A new study conducted by researchers at the University of California demonstrated that fragmented maternal care for a baby can negatively impact brain development and lead to future emotional disorders. The study's findings suggest that even minor interruptions - such as a text message or phone call - could have a long-lasting impact on proper brain development. Inconsistent maternal care for infants is linked to an increased likelihood of risky behaviors, such as drug abuse, in adolescence.

"Our work builds on many studies showing that maternal care is important for future emotional health. Importantly, it shows that it is not how much maternal care that influences adolescent behavior, but the avoidance of fragmented and unpredictable care that is crucial. We might wish to turn off the mobile phone when caring for baby and be predictable and consistent."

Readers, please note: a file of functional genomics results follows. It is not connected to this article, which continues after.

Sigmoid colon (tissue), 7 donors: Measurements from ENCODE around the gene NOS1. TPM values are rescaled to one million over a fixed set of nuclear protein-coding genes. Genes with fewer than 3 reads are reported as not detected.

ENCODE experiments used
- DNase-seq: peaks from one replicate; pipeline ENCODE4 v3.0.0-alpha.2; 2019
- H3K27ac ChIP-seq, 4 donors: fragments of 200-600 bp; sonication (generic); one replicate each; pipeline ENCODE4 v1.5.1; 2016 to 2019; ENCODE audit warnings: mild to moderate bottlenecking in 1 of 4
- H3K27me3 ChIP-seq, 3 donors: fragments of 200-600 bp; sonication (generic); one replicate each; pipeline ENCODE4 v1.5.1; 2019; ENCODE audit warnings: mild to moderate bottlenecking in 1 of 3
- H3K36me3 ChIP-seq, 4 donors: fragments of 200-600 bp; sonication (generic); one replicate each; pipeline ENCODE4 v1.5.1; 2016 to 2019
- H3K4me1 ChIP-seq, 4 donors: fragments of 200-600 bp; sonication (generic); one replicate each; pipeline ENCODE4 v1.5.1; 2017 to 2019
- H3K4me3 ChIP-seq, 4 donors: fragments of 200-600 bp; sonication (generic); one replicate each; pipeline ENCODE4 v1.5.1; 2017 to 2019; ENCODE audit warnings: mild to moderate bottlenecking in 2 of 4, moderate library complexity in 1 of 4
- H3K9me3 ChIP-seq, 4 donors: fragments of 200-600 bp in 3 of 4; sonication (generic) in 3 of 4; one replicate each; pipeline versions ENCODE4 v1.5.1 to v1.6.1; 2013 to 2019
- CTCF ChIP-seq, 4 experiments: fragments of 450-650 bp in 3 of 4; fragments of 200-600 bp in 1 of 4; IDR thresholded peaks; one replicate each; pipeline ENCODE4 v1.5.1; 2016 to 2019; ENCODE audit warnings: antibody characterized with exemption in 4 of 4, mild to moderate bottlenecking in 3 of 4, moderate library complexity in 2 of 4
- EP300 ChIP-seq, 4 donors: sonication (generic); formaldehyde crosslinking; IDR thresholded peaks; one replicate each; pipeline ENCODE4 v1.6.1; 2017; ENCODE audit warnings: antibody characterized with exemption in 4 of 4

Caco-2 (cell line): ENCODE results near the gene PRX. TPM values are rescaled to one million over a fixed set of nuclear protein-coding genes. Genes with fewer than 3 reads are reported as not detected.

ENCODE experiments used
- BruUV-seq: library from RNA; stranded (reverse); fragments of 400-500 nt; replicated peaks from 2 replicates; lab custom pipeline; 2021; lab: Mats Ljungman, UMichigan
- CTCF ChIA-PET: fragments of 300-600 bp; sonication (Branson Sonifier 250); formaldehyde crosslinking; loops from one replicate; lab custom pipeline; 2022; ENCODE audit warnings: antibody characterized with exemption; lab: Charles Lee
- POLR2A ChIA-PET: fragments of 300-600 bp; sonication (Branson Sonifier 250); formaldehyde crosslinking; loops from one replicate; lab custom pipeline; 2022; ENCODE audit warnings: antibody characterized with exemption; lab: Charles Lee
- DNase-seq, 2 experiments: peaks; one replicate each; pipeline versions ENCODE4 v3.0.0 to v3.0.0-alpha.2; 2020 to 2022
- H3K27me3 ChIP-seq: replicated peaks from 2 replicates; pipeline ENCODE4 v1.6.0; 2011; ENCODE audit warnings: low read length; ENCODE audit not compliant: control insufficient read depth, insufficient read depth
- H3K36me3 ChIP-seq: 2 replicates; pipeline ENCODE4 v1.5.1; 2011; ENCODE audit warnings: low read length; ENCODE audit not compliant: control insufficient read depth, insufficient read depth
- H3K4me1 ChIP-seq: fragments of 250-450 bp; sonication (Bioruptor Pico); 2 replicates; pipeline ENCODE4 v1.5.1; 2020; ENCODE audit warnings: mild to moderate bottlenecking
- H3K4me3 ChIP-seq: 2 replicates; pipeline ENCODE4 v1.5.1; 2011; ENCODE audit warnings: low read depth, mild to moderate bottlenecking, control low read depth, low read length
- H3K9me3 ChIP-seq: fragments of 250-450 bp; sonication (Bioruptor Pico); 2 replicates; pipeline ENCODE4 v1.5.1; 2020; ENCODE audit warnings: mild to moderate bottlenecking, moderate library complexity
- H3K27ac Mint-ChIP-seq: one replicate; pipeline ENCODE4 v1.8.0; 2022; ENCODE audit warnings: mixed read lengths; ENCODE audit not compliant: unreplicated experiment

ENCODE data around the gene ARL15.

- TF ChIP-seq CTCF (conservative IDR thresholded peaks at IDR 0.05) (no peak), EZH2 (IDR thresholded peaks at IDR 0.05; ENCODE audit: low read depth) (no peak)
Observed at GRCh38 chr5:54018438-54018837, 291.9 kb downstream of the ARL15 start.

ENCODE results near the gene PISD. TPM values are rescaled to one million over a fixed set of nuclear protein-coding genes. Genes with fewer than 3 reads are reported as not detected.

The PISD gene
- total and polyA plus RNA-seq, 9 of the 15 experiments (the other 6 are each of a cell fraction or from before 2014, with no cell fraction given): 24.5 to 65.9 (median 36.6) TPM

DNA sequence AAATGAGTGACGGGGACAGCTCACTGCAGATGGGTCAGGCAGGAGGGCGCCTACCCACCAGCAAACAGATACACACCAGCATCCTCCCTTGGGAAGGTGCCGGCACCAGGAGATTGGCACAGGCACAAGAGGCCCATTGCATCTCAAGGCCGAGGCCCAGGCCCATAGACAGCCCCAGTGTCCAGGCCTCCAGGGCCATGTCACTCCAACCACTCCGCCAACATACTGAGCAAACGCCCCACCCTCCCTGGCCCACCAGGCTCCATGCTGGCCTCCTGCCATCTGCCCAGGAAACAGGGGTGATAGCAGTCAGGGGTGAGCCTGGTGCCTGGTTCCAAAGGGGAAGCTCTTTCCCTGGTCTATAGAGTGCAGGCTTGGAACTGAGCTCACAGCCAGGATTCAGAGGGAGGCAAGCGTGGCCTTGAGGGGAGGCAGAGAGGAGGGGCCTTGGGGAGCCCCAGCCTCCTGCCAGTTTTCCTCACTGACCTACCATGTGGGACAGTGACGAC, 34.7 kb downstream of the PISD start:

Read The Story

How childhood bullying leads to adulthood mental health disorders

5. How childhood bullying leads to psychological disorders in adulthood

A new study out of the Finnish University of Turku indicates that exposure to childhood bullying is related to psychiatric disorders in adulthood. The study, recently published in JAMA Psychiatry, examined the relationship between bullying behaviors in children at the age of eight and their psychiatric outcomes at the age of 29. Over 5,000 Finnish children were assessed based on feedback from the children, their parents and teachers.

The study indicated that roughy 90 percent of participants did not engage in bullying behaviors as a child. Of that 4,540, 520, or 11.5 percent of the participants received a psychiatric diagnosis by age 29. For the remaining participants, who were exposed to varying degrees of bullying as children, the following did receive a psychiatric diagnosis later on in life:

  • 19.9 percent of participants who engaged in frequent bullying
  • 23.1 percent of participants who were frequently exposed to bullying
  • 31.2 percent of participants who both frequently engaged in and were exposed to bullying at age eight

The study indicated that children who are bullies, and are bullied, are at high risk of developing a psychiatric disorder as an adult.

Read The Story

ADHD medication and bullying